The specific example is:

Can any harm come of eating watermelon seeds?

The answer by hobodave is quite thorough so I was wondering, would it be alright to rewrite the question to be more general, say "Can any harm come of eating fruit seeds?"

  • As the poster of the question in question (chuckle), I would say go for it. I was rather contemplating doing that myself - I think only laziness really stopped me. That and continuity. Aug 10, 2010 at 4:12

3 Answers 3


I don't think it's a bad idea. I was thinking that might be useful as I was answering. I could see someone asking specifically about apple seeds in the future, given the rather widespread pseudo-legend. I'd rather answer once thoroughly than a simple "yes" or "no" each time.

Generally as long as you don't change the question so that it renders answers completely irrelevant it's OK.

I don't aim for any particular level of omniscience in my answers, so I have no personal qualms with any edits you make. Feel free to tweak my answer as well if needed post-edit.

The general rule of thumb is it's OK to do what you think is beneficial until told or asked otherwise. So, if you edit the question and the OP doesn't like it, and reverts it, just leave it alone and don't edit his stuff again. It never hurts to leave a comment explaining what you're did and why. (I prefer this to the asking of permission in every case, less noisy comments.)

  • On a Q&A site, omniscience is definitely a plus. Answers that go above and beyond the call of duty are great answers.
    – Ocaasi
    Aug 9, 2010 at 20:01
  • Anyway, it was supposed to give due weight to your thorough answer, nothing else.
    – Ocaasi
    Aug 9, 2010 at 20:11
  • I would note as well that the OP stated in a comment - but not the question - that potential poisons/chemicals were his real concern. If nothing else, that should be added to the question. Aug 9, 2010 at 20:26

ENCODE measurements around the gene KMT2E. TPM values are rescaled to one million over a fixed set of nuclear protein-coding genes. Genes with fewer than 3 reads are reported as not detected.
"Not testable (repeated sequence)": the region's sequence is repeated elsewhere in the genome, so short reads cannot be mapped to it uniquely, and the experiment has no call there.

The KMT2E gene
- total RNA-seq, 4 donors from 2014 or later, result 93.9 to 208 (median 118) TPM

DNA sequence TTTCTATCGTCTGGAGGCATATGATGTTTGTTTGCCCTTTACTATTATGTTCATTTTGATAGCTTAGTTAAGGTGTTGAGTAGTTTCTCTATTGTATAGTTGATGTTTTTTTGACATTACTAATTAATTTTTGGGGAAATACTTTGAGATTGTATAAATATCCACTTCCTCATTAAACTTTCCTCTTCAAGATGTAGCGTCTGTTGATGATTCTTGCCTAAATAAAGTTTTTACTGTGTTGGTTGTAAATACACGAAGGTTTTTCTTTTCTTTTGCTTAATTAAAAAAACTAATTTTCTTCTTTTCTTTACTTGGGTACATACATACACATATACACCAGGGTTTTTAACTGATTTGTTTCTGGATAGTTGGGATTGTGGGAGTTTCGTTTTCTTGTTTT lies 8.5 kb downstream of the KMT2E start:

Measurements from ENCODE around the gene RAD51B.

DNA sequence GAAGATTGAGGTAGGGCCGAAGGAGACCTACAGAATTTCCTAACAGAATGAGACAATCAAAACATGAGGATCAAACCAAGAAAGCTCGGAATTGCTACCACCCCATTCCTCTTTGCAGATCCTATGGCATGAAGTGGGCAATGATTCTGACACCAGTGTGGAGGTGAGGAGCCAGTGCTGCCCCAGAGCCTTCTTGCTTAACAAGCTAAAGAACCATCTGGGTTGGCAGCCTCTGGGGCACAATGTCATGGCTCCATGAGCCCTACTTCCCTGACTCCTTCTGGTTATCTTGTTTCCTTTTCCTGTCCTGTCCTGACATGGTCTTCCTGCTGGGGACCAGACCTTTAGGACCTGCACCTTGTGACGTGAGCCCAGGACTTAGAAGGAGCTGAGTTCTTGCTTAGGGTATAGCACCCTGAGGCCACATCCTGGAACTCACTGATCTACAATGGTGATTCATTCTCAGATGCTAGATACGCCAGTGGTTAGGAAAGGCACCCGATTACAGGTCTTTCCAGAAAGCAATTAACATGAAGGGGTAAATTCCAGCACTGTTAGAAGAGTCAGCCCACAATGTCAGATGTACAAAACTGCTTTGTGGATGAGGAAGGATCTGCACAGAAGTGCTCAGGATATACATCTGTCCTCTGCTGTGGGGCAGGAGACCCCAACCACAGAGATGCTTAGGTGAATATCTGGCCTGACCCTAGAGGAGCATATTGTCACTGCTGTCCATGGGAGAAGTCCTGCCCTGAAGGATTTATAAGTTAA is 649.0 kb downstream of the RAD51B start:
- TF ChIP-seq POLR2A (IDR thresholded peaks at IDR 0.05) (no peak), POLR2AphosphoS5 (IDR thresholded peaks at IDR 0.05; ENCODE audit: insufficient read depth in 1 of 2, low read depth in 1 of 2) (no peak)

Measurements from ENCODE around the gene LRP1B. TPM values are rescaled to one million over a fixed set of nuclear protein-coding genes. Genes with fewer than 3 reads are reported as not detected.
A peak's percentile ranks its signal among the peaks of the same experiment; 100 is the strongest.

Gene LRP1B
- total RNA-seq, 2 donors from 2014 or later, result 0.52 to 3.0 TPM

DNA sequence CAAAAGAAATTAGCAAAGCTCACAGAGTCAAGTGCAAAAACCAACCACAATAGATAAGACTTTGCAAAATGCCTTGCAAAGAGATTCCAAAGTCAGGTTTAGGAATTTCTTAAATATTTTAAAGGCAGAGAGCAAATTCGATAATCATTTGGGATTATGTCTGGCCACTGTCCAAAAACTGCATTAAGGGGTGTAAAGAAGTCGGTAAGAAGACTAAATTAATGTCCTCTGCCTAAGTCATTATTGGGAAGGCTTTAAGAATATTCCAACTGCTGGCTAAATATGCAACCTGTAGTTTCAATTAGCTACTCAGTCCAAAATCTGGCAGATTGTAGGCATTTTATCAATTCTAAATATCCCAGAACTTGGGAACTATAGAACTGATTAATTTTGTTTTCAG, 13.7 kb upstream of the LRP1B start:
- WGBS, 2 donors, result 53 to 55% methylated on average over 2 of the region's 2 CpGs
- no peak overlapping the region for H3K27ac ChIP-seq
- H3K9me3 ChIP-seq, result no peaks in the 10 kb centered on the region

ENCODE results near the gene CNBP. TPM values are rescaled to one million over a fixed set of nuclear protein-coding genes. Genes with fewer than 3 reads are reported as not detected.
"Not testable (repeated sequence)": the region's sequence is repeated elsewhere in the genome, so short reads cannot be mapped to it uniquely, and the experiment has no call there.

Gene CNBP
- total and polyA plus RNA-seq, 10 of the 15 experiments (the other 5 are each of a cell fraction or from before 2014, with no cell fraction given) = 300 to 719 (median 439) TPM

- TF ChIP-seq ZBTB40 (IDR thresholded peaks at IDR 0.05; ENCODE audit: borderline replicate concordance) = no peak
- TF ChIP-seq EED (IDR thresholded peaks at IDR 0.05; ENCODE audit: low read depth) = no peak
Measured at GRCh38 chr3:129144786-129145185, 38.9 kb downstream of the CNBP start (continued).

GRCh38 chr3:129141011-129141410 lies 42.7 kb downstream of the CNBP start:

• @Ocaasi: Thanks for the reassurance. Don't worry though, I didn't find your statement offensive in the least. :)
    – hobodave
    Aug 9, 2010 at 22:09
  • Well, people who don't like to misrepresent themselves or grandstand might take omniscient as a pretentious goal.
    – Ocaasi
    Aug 9, 2010 at 22:26

As long as you are certain (or at least strongly believe) that your edit:

  1. Makes the question clearer;
  2. Doesn't significantly change the scope or meaning;
  3. Doesn't invalidate any previously-valid answers; and
  4. Isn't going to start an edit war

...then go for it. With respect to #4, you don't need to ask permission every single time, but if you see that your edit has been rolled back, don't keep re-editing.

Point #3 is probably the most important one. 15 minutes ago, there was only hobodave's answer, so I would have said, let 'er rip. But now a new answer has been added that makes specific reference to watermelons, so changing watermelon to just "fruit" would invalidate that answer. So as of right now, I would not make this edit.

Anyway, don't worry that the question will be difficult to find because of its specificity. It's tagged [fruit], so it'll still show up in the Google results if somebody searches for that instead of "watermelon".

  • I agree that making edits in good faith is a good idea, but some people are going to take umbridge with you doing that and re-edit and in those cases its not worth trying to force the point, just accept that they have their own opinion and get on with your life. Its only the internet.
    – Sam Holder
    Aug 10, 2010 at 8:05
  • @Sam: I love that comic. :)
    – hobodave
    Aug 10, 2010 at 15:38
  • @Sam: I think that's more or less what I was saying; don't start an edit war, if somebody insists on reverting your edits then just leave it alone unless there's a serious problem (in which case flag a mod).
    – Aaronut
    Aug 10, 2010 at 23:42

Hmm... that would make it seem like Hobodave had just answered your question rather than go out of his way to answer more than that. So you have to ask him.

Also, his is the only answer, so you can definitely change it without making 'other' answers seem inadequate.

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